Here is an old reader email query from 2015:
I started by asking, why are there so few Indonesians in the US? The email subject is just a juicy comparison. Indonesians are outnumbered in the U.S. by 14 other Asian-American sub-groups. Most estimates give an answer of about 100,000 total, this from a country of 250+ million.
History – Indonesia’s colonial experience is Dutch (although less than 500,000 live in the Netherlands). There do not seem to be many self-identifying South African Americans. The country has more recent independence/consolidation than some.
Religion – Islam reduces immigration demand and supply
Economics – Indonesians are very poor and/or less skilled for particular types of migrant labor. Perhaps why so many are in the Middle East (maybe 1.5 million in Saudi Arabia, although this seems more a recent phenomenon).
Internal markets – Indonesia is large and diverse. Opportunity and adventure are an island away, not a country.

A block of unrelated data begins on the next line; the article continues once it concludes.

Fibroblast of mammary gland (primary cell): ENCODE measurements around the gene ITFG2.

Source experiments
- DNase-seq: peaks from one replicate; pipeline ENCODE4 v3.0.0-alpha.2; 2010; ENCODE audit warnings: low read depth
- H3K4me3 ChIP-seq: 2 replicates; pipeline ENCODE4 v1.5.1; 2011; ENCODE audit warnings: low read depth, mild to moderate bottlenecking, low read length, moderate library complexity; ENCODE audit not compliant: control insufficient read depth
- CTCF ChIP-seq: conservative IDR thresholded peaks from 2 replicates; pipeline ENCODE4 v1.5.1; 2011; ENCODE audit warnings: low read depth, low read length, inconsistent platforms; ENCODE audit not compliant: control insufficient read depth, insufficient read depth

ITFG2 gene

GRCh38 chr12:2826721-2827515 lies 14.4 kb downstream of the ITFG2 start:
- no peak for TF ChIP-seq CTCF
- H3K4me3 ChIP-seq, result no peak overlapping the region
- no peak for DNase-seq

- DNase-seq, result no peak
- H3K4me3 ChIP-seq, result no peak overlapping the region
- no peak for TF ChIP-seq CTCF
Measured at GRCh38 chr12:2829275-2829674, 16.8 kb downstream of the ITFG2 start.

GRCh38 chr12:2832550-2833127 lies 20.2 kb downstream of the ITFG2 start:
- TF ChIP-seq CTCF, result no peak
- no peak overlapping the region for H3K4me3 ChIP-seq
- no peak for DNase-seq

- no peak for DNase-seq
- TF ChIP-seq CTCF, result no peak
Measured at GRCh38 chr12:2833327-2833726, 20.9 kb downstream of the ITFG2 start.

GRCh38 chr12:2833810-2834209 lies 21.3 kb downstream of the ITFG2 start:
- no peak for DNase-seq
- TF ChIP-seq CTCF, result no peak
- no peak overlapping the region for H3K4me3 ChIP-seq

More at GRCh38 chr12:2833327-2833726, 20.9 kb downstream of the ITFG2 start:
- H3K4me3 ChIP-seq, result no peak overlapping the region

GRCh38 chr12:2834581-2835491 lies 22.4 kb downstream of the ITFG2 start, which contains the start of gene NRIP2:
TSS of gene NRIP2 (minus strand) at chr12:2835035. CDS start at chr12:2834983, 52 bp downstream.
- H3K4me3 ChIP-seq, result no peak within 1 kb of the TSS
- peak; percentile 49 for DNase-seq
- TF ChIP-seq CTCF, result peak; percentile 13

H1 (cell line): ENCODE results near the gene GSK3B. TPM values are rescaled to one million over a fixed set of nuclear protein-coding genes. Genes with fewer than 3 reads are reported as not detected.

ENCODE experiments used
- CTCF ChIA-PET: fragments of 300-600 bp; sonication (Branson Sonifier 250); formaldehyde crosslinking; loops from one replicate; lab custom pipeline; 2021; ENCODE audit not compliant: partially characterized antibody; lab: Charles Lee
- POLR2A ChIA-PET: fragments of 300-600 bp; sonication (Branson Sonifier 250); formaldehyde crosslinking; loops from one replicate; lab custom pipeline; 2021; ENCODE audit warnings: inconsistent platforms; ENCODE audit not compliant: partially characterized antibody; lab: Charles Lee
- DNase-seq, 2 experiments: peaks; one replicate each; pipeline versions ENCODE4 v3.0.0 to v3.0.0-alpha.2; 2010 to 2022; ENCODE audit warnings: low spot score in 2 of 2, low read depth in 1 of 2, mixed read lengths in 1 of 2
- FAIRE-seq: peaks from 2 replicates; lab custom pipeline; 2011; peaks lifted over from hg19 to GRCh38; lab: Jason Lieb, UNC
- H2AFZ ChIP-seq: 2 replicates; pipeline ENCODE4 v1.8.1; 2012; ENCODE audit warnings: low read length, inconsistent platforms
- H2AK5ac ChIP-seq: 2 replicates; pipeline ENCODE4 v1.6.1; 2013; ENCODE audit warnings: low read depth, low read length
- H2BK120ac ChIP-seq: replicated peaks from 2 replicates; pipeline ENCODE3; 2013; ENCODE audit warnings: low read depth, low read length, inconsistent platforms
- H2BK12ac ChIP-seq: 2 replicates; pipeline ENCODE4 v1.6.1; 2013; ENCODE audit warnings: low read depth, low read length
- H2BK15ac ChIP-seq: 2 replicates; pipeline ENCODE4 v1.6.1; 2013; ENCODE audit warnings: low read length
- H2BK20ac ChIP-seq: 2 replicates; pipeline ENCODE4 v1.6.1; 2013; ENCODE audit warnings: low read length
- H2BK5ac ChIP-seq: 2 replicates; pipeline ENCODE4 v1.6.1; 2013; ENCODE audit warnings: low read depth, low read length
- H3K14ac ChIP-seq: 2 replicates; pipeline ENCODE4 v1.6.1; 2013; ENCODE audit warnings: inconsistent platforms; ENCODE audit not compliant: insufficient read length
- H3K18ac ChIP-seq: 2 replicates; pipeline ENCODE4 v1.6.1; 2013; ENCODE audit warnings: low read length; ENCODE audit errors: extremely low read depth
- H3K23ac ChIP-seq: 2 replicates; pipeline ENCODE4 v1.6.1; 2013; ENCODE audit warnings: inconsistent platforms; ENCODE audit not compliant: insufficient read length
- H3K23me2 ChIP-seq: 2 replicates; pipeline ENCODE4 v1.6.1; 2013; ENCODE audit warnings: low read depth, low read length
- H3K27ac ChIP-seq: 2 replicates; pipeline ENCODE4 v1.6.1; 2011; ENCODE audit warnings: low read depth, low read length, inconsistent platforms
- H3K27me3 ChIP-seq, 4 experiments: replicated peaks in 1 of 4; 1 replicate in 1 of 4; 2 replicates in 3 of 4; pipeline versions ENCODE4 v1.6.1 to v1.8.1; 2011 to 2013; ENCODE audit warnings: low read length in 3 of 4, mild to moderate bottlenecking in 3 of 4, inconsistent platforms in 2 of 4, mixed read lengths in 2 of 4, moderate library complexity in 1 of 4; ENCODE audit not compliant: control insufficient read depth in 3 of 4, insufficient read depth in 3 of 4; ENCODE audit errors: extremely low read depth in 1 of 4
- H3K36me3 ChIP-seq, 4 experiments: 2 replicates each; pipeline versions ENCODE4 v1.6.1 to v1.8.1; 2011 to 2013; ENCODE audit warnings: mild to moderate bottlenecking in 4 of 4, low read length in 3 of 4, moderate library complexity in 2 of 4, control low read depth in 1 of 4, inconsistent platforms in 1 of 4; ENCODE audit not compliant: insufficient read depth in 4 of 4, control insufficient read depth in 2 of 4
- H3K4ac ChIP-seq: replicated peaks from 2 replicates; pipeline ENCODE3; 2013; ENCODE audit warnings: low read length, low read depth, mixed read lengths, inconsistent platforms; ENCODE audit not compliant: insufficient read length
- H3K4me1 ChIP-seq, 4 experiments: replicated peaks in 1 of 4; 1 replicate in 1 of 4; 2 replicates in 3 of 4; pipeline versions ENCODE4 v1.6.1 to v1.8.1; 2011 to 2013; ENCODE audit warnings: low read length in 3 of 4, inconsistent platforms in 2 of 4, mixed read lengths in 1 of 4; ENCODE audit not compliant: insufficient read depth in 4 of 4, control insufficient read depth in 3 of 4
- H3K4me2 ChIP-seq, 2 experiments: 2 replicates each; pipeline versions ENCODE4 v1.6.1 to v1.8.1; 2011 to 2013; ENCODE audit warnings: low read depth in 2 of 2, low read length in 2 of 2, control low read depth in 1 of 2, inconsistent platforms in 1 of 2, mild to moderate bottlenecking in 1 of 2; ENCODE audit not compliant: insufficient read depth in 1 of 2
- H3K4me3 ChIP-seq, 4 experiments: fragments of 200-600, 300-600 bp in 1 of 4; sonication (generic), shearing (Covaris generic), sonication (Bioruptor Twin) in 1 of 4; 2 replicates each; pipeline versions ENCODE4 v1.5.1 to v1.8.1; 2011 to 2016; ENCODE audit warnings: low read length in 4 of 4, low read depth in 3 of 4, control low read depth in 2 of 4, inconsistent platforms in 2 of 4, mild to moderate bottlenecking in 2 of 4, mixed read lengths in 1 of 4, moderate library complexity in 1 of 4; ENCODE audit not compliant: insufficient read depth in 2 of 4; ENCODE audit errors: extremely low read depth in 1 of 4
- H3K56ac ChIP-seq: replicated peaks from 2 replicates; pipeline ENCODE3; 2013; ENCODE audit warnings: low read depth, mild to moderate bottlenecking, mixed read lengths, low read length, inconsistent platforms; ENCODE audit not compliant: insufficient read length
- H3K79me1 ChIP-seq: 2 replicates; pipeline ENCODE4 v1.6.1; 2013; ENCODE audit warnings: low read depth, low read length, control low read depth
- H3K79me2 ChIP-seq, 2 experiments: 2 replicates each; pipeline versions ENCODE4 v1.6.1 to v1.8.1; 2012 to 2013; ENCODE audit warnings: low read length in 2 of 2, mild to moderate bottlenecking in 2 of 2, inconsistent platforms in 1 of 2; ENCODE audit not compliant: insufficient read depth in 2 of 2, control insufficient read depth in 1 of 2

Conflict – Sukharno/Suharto rule uniquely dampened emigration.
Reporting – The range of Indonesian ethnicities is not suitable to census counts. Ask Sir Jervoise Baines about this.
Some combination of the Philippines, Pakistan, India, and Myanmar nix all of the above. The more I think and ask others, the more my answer is “the sum of the valid remainder of all the other explanations.” It is not satisfying.
I am in Indonesia now and ask the question often. Most Indonesians don’t know that there are so few, relatively speaking. One told me about the roughly 500 Indonesians at her alma mater Ohio State University, home of the Center of SouthEast Asia Studies and Professor R. William Liddle (that is why she went there).
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